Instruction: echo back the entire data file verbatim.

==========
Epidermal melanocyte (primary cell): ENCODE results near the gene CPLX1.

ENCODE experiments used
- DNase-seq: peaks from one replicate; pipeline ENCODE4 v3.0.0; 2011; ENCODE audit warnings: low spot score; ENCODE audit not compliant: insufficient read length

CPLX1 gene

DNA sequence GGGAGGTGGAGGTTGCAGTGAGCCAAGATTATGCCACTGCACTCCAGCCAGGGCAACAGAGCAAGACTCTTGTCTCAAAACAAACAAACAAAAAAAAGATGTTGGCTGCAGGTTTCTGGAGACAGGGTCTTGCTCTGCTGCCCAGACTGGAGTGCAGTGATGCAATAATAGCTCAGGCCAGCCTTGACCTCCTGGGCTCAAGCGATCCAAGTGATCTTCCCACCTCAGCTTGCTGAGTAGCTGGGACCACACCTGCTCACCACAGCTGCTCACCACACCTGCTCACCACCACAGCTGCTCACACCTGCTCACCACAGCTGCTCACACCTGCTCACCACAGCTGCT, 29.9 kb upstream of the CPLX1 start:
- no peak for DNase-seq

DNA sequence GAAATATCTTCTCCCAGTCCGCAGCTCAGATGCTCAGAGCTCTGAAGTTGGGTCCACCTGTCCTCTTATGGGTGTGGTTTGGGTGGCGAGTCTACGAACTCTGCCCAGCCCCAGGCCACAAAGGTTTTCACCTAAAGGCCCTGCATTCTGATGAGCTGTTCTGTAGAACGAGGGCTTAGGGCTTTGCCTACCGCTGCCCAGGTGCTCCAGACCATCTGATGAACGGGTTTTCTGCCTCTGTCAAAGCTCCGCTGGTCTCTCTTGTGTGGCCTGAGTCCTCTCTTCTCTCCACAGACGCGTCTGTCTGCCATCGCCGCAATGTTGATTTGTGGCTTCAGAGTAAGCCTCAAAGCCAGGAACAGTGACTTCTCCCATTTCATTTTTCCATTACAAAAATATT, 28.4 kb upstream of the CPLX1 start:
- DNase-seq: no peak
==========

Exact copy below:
Epidermal melanocyte (primary cell): ENCODE results near the gene CPLX1.

ENCODE experiments used
- DNase-seq: peaks from one replicate; pipeline ENCODE4 v3.0.0; 2011; ENCODE audit warnings: low spot score; ENCODE audit not compliant: insufficient read length

CPLX1 gene

DNA sequence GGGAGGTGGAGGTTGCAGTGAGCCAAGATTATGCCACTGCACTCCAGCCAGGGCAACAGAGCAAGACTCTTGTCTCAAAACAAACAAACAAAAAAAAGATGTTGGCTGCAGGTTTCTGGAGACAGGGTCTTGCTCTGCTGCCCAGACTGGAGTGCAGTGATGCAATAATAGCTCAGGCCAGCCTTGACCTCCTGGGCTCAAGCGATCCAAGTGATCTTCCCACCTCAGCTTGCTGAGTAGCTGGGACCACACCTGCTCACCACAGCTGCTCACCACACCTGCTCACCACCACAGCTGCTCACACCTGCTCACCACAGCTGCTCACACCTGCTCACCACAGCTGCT, 29.9 kb upstream of the CPLX1 start:
- no peak for DNase-seq

DNA sequence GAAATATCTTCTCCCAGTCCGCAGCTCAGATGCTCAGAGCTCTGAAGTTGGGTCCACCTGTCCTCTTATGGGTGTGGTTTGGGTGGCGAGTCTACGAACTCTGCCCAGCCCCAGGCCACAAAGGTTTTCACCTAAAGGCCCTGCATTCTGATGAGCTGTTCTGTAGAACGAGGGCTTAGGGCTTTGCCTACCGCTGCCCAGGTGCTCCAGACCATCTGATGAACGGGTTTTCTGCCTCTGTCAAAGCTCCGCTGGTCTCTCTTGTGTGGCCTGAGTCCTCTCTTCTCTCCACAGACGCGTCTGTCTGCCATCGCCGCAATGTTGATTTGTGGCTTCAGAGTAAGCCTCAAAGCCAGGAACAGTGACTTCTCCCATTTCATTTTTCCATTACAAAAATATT, 28.4 kb upstream of the CPLX1 start:
- DNase-seq: no peak